Methyl Red Test: Introduction, Principle, Test Requirements, Test Procedure, Result-Interpretation, Positive and Negative Bacteria, and Limitations

Introduction of Methyl Red Test

The Methyl Red test is for enteric gram-negative rods, as part of identification to species level. Its short name is MR test.

Principle of Methyl Red Test

The methyl red (MR) test uses to determine if an organism is able to produce stable acid end products from glucose fermentation Methyl red indicator (red color below pH 4.4; yellow color at pH 5.8) uses to determine the pH after an enteric gram-negative rod has fermented glucose to completion. All members of the Enterobacteriaceae give a positive methyl red reaction when tested for up to 24 hours due to the conversion of glucose to pyruvic acid by the Embden-Meyerhof pathway. After further incubation (2 to 5 days) those organisms that are MR positive continue to metabolize pyruvic acid to lactic, acetic, and formic acids by the mixed acid pathway and are able to maintain the acid pH (4.4).

Methyl red (MR) test reagent, positive and negative test results of MR tests
Fig. Methyl red (MR) test reagent, positive and negative test results of MR tests

Composition of MR-VP Broth

  •  Buffered peptone:7.0 g
  • Glucose:5.0 g
  • Dipotassium phosphate:5.0 g
  • Deionized / Distilled water: 1000 ml
  • Final pH:6.9
  1. Generally dispense approximately 5 ml per tube.
  2. Use enough broth to cover an inverted Durham tube, if it is used.
  3. Dispense 2 ml of MR-VP broth for rapid VP testing and 0.5 ml for rapid MR testing.

Preparation of Methyl Red Solution

Methyl red solution, 0.02%

  1.  Dissolve 0.1 g of methyl red in 300 ml of 95% ethyl alcohol.
  2. Add sufficient distilled water to make 500 ml.
  3. Store at 4 to 8°C in a brown bottle.
  4. The solution is stable for 1 year.

Requirements for Methyl Red Test

  1. MR-VP broth
  2. Test organism
  3. Inoculating wire
  4. Bunsen burner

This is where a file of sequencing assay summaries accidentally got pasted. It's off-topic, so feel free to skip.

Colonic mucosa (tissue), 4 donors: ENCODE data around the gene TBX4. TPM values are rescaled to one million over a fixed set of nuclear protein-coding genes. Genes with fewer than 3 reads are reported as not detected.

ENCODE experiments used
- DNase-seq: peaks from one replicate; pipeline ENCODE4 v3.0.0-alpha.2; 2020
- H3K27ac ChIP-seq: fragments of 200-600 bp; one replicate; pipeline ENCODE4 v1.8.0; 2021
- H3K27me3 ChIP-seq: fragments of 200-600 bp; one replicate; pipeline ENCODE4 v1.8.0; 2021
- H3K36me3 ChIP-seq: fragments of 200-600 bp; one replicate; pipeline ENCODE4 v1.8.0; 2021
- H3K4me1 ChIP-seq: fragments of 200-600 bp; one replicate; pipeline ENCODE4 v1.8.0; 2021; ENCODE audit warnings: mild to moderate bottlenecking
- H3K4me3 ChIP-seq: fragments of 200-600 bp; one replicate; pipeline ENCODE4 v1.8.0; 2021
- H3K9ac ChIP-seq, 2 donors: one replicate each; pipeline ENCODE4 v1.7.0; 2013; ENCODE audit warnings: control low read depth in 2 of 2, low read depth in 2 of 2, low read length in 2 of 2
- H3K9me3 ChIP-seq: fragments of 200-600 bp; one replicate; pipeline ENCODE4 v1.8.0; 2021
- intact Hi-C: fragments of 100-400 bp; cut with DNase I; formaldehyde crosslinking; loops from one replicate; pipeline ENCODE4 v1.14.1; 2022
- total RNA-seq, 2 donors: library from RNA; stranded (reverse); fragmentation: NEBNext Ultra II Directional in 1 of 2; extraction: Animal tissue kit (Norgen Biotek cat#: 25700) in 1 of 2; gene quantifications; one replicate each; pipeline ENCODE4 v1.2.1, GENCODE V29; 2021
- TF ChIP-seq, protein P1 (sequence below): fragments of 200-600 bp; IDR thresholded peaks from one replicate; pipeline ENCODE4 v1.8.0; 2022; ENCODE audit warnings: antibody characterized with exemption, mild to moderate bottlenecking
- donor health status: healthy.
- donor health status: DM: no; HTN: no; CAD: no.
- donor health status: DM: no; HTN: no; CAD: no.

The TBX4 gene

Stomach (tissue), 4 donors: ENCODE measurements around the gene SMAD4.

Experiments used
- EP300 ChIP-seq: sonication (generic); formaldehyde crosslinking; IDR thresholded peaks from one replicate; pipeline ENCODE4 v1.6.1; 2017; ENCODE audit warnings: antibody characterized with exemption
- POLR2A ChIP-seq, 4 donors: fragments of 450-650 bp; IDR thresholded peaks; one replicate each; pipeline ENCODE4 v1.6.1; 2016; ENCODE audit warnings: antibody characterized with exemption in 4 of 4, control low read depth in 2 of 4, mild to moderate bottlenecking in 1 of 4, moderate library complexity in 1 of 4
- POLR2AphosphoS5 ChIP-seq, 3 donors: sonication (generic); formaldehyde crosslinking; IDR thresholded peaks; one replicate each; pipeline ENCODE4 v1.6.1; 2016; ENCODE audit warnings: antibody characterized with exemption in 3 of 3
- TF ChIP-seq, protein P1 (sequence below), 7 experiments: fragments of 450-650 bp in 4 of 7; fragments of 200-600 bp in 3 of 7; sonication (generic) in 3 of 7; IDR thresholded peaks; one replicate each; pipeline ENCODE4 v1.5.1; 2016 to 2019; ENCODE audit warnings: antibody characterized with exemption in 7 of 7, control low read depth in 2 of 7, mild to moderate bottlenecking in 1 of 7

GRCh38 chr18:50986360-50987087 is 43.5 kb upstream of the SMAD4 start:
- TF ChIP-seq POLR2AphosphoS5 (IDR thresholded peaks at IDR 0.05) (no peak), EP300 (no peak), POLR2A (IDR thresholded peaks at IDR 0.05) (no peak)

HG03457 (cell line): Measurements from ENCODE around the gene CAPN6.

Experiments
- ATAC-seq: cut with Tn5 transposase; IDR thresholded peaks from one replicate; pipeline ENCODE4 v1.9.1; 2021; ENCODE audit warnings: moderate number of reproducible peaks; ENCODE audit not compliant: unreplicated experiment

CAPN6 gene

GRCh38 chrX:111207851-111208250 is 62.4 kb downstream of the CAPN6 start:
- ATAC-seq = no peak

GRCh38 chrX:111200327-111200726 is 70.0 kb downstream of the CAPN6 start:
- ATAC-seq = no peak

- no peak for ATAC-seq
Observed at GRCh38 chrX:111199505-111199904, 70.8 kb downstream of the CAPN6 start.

5. Incubator
  6. Methyl red indicator
  7. Control strains

Procedure of Methyl Red Test

  1. Inoculate the test organism and incubate at 35C for at least 48 hours. Note: If the center of one colony is inoculated to a 0.5-ml volume of MR-VP broth, the test can be read at 18 to 24 hours.
  2. Remove approximately 1 ml of the 48-hours broth to a 13-by-100-mm tube. (The remainder should be reserved for testing at 3 to 5 days if necessary.)
  3. Add 3 to 6 drops (or 1 drop to 0.5 ml) of methyl red indicator to the aliquot.
  4.  Observe for red color immediately.

Result and Interpretation of Methyl Red Test

The development of a stable red color on the surface of the medium indicates sufficient acid production to lower the pH to 4.4 and constitutes a positive test. Because other organisms may produce smaller quantities of acid from the test substrate, an intermediate orange color between yellow and red may develop. This does not indicate a positive test. The yellow color indicates a negative test.

Methyl Red Test-Positive and Negative  Test Results
Fig. Methyl Red Test-Positive and Negative Test Results

Result of Quality Control Strains

  • Escherichia coli ATCC 25922—MR positive(red),VP negative(no change)
  • Klebsiella pneumoniae ATCC 13883—MR negative (yellow), VP positive (red)

List of Methyl Red  Test Positive and Negative Bacteria

Methyl red test  positive bacteria are as follows:

MR Test Negative Bacteria

Limitations of MR Test

  • For the complete identification of bacteria, further biochemical tests are also used from the pure colony of bacteria.
  • The methyl red test must not be reported unless the medium has been incubated for a minimum of 48 hours. Tests that are run too early may result in false-positive result interpretation.
  • If an inoculum is too heavy, bacterial growth may be inhibited that creating invalid test results hence a light inoculum is preferred.
  • Incubation periods of up to 5 days may be necessary for the methyl red test result interpretation.

Further Readings

  1. Lynae S. Carcia, Second Edition update, Clinical Microbiology Procedures Handbook
  2. Tille, P. M., & Forbes, B. A. (2014). Bailey & Scott’s diagnostic microbiology (Thirteenth edition.). St. Louis, Missouri: Elsevier.
  3. B.D. Skerman, A guide to the identification of the genera of bacteria, The Williams & Wilkins Co., Baltimore, MD, (1967)
  4. Cowan and Steel’s, manual for the identification of medical bacteria

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